Thursday, October 23, 2008

US Cuts Off Trade Benefits to Bolivia Over Drug Charges

OCTOBER 23, 2008, 3:01 P.M. ET

U.S. Cuts Off Trade Benefits to Bolivia Over Drugs

Associated Press

PUERTO VALLARTA, Mexico -- The U.S. is suspending a trade deal with Bolivia, Secretary of State Condoleezza Rice said Thursday. She called it unfortunate but necessary because Bolivian President Evo Morales has failed to improve anti-drug efforts.

Ms. Rice made the announcement even as Bolivian envoys arrived at the U.S. Trade Representative's office in Washington to lobby for continued participation in the regional trade pact, which lowers U.S. tariffs for Andean nations that cooperate with the U.S. war on drugs.

The suspension will raise U.S. tariffs on imports of Bolivian jewelry, textiles, wood and other products, costing an estimated 20,000 Bolivian jobs and $150 million a year.

Ms. Rice made the comments while visiting the resort of Puerto Vallarta to discuss Mexico's progress against drug cartels.

Mr. Morales has said his people shouldn't fear the cutoff of the trade deal with Bolivia's third largest trading partner after Brazil and Argentina, characterizing it as a punitive embargo along the lines of U.S. sanctions against Cuba. "We don't have to be afraid of an economic blockade by the United States against the Bolivian people," Mr. Morales said.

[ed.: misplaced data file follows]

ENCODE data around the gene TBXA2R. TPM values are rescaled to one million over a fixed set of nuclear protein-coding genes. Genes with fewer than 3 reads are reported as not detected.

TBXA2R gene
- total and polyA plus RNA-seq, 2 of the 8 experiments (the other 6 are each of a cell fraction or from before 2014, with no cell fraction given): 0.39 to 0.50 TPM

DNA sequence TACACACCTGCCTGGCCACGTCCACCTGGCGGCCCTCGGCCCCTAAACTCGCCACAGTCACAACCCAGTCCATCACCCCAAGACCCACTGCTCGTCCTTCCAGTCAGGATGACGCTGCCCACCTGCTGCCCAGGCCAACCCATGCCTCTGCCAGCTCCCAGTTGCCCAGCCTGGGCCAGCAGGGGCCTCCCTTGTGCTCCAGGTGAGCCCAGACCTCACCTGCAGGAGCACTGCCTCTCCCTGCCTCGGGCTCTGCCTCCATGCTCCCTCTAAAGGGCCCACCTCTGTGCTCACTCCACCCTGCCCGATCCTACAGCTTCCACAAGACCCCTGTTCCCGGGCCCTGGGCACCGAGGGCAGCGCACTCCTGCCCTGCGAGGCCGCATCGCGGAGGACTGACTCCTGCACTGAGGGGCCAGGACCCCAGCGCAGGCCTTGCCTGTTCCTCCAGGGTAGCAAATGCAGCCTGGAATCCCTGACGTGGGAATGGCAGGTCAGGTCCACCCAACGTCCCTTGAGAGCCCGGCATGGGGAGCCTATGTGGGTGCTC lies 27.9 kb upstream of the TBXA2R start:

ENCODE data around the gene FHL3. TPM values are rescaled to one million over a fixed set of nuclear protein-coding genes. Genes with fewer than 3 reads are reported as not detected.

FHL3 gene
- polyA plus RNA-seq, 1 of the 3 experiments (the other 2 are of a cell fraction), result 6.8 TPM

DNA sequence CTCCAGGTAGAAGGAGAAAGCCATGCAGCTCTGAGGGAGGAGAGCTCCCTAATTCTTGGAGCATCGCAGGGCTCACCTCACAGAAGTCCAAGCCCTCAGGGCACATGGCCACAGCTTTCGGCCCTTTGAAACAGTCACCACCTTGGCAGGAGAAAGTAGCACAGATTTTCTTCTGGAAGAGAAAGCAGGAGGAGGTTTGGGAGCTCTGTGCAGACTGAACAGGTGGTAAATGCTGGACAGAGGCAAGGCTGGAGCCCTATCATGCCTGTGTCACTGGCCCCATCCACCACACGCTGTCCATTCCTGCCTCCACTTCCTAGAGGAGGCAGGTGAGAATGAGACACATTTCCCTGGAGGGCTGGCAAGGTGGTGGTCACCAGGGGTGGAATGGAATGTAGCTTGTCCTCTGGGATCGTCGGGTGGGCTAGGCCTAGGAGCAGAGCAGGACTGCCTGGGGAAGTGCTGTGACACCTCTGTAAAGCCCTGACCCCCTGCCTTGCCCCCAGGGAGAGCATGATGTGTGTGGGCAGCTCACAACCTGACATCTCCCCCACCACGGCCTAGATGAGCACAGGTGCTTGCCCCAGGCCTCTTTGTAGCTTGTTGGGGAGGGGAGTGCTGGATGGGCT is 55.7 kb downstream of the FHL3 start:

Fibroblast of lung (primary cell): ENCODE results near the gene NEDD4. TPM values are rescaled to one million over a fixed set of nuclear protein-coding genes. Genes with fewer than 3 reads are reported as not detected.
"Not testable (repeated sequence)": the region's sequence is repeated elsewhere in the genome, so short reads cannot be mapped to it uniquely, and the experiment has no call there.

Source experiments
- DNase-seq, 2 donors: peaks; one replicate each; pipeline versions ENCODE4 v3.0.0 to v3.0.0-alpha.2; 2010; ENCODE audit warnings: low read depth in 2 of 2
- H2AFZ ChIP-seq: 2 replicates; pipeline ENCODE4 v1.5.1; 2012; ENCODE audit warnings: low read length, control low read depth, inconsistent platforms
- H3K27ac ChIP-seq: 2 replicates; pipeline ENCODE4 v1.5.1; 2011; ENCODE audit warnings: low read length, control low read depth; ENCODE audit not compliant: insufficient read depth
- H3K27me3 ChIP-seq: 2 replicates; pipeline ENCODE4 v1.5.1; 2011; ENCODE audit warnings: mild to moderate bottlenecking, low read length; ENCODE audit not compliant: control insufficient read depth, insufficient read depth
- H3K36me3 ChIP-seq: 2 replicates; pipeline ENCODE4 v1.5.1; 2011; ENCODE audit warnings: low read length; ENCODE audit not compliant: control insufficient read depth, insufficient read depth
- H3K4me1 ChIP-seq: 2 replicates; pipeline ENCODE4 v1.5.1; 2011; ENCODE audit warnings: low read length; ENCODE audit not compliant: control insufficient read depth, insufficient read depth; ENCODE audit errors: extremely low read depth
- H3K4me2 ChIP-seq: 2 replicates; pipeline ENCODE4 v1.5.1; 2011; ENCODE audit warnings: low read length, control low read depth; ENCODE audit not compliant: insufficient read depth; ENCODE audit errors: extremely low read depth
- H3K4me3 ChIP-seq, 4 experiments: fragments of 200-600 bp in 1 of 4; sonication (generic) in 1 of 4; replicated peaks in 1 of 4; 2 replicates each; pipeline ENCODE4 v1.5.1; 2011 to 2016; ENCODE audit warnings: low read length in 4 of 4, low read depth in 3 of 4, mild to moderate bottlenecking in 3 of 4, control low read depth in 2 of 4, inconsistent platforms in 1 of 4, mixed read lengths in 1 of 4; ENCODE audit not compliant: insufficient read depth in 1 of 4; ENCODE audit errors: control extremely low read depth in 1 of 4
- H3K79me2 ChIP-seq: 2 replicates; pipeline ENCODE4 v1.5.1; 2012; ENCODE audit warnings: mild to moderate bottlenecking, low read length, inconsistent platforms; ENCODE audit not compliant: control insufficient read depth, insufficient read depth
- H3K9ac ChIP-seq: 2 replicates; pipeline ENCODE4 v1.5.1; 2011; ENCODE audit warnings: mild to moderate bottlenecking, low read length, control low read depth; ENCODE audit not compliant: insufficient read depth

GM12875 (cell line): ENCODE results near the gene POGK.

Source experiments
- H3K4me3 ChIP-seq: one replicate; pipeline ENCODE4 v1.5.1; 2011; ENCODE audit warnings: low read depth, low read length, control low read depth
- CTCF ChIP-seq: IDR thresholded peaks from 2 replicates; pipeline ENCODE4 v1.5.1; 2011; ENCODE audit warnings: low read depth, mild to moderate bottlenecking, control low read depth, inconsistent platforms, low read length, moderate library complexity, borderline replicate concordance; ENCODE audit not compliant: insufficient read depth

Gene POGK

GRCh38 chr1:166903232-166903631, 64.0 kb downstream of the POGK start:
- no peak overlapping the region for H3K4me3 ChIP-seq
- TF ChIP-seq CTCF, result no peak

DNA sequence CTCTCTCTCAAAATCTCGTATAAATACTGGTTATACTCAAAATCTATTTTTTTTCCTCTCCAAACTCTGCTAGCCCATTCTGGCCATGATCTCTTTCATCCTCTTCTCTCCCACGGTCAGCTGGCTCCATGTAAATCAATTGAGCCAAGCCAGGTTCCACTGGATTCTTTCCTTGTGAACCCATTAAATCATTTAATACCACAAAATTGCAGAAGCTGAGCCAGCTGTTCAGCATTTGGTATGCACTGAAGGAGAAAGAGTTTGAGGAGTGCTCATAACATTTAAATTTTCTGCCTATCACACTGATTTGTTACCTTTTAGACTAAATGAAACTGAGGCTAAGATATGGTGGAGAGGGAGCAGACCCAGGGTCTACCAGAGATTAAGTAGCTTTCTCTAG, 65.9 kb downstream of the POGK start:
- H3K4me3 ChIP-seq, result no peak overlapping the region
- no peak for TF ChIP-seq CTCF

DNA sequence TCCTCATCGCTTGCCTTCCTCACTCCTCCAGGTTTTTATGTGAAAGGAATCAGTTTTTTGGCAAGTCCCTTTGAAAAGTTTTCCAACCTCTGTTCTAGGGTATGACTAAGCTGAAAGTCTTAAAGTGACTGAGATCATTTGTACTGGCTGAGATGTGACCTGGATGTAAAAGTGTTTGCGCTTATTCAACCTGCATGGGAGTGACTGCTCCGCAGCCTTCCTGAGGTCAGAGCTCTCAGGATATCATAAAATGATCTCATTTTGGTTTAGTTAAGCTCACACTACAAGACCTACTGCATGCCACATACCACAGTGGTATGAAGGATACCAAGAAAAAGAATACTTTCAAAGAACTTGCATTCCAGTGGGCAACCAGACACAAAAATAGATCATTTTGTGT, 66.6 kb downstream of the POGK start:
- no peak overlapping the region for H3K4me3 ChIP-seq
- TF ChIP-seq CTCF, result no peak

The Andean Trade Promotion and Drug Eradication Act has given breaks on some U.S. tariffs to several South American countries since 1991. But diplomatic relations between the U.S. and Bolivia have soured recently.

Mr. Morales booted the U.S. ambassador last month, accusing him of supporting his opponents, which the former ambassador denies. The U.S. sent Bolivia's top diplomat home in response.

Bolivia also demanded that U.S. development projects and Drug Enforcement Administration officials to leave the coca-growing region of Chapare, prompting Washington to place Bolivia on an anti-drug blacklist, which triggered the recommendation by President Bush to suspend Bolivia's participation.

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